Three years ago, Puget Soundkeeper and Washington Environmental Council set out to determine whether local cities and counties were taking on the responsibility of planning for walkable, green, and healthy communities. While only a couple paragraphs in their stormwater permit, low-impact development (LID) code updates signal to us whether a city or county has actually taken meaningful steps towards planning a sustainable future. Aside from Nature’s Scorecard, our organizations have engaged directly in the code update process for many cities and towns – sending letters, meeting with staff, calling council members, and testifying at public meetings. We have been deeply involved with this process for three years to make sure we could tell you the real story of what happened.


Under the Clean Water Act, cities and counties are required to manage their stormwater runoff to protect water quality, using standards set out in the National Pollutant Discharge Elimination System (NPDES) permits issued by the Department of Ecology under the authority of the U.S. Environmental Protection Agency. After over a decade of legal action and advocacy on behalf of the public, our organizations succeeded in making LID a required part of NPDES permits in the state of Washington.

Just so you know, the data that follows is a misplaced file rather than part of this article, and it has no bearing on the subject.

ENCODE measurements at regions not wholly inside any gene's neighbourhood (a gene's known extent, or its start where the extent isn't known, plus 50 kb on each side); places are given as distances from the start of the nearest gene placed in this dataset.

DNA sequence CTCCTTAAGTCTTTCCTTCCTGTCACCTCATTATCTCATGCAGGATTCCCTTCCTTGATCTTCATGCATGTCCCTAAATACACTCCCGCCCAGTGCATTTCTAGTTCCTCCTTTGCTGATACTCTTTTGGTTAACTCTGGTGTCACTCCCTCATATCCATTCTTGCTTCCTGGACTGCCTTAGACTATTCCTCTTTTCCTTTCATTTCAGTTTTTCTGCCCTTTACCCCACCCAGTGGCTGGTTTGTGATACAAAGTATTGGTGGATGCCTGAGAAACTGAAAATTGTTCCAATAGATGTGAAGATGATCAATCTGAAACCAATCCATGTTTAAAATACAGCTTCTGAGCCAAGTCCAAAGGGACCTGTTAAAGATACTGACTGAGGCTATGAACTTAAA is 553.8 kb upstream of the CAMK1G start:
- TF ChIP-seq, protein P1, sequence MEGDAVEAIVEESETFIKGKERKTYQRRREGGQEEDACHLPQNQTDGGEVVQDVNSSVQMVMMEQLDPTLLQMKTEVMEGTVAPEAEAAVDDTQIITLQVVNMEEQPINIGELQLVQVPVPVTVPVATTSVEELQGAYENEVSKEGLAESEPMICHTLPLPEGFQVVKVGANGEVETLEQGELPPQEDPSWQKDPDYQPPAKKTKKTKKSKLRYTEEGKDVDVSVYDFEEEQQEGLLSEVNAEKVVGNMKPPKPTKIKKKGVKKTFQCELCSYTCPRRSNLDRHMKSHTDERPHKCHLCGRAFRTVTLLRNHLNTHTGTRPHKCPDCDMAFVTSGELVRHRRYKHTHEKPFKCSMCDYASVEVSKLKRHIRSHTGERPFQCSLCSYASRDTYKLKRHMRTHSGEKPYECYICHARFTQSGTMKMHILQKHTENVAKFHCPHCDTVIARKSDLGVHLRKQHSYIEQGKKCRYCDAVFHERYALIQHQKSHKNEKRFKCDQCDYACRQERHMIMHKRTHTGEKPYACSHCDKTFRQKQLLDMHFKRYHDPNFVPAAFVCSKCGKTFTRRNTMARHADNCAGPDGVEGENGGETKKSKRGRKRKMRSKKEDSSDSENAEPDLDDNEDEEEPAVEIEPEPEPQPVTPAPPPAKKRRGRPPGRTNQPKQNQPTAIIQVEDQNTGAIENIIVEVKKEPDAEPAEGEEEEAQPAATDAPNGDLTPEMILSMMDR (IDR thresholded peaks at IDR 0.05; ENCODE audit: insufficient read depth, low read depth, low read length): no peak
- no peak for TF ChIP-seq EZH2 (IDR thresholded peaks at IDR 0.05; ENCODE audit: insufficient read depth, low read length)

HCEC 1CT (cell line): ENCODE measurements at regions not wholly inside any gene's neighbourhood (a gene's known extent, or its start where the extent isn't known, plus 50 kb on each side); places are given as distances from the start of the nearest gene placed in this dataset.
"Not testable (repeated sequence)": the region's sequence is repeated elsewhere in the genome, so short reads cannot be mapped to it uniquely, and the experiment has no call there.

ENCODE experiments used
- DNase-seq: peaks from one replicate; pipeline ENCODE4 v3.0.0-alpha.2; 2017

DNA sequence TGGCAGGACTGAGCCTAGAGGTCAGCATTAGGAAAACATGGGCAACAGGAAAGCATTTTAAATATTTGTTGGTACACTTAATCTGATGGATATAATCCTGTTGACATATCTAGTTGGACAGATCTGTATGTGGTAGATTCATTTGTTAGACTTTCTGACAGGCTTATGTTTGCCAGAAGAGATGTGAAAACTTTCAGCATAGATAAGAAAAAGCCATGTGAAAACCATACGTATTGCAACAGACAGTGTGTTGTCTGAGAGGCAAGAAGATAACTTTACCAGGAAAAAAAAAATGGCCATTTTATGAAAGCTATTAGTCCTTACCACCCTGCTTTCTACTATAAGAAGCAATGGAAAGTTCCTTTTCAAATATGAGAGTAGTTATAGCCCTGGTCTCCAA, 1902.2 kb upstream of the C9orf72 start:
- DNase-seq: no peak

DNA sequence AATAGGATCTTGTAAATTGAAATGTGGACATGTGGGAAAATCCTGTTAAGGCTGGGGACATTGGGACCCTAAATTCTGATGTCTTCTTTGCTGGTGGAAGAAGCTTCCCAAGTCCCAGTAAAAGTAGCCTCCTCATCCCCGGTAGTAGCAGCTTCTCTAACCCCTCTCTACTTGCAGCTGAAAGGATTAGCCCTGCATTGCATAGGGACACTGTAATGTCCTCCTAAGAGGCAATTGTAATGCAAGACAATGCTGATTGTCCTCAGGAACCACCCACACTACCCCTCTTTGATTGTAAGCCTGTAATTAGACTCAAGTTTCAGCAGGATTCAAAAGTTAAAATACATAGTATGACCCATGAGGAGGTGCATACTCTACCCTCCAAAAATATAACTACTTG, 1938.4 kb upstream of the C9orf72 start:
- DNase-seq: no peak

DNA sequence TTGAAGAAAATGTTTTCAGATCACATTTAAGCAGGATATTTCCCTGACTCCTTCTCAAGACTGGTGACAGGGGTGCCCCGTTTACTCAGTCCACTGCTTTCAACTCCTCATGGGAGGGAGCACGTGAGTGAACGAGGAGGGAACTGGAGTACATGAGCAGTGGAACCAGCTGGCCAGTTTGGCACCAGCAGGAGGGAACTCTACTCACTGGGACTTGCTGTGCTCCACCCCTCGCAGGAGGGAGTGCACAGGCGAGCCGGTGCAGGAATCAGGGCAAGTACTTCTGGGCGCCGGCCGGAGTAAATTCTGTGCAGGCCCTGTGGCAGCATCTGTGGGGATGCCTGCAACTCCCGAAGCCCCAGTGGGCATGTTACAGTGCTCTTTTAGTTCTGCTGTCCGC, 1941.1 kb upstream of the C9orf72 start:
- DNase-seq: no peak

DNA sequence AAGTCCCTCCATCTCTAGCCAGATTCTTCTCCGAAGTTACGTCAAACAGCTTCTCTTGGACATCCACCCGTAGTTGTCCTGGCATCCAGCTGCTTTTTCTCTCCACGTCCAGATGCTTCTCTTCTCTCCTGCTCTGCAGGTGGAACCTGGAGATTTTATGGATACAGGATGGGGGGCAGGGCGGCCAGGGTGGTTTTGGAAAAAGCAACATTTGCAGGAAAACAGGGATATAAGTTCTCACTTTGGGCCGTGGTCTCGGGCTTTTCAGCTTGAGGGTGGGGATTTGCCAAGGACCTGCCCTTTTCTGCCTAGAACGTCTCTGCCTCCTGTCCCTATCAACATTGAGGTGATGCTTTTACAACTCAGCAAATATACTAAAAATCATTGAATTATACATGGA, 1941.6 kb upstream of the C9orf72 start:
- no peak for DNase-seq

All large cities and counties in Washington with an NPDES permit were required to update their development codes and regulations to make LID principles and practices the “preferred and commonly used approach” by the end of 2016. This means writing LID into the municipal code that governs development projects.


Washington Environmental Council and Puget Soundkeeper have worked with cities and counties over the last year, reaching out to all 81 local governments with stormwater permits around Puget Sound to help them implement these changes. This scorecard presents a snapshot of how municipalities around the Sound are performing, measured against the guidance provided to meet the permit requirement. We show how each municipality has performed, as well as how the region has done overall (see pie chart on opposite page). This report offers residents an opportunity to get involved locally and be a part of this important transition that will protect our communities and waterways for generations to come. See how your community did on five key code updates the Department of Ecology included in their Integration Toolkit.

This project was privately funded by individual donations to Puget Soundkeeper and Washington Environmental Council. No public funds were used. Evaluating how cities and counties incorporated LID is a Near-Term Action in the Puget Sound Partnership’s Action Agenda.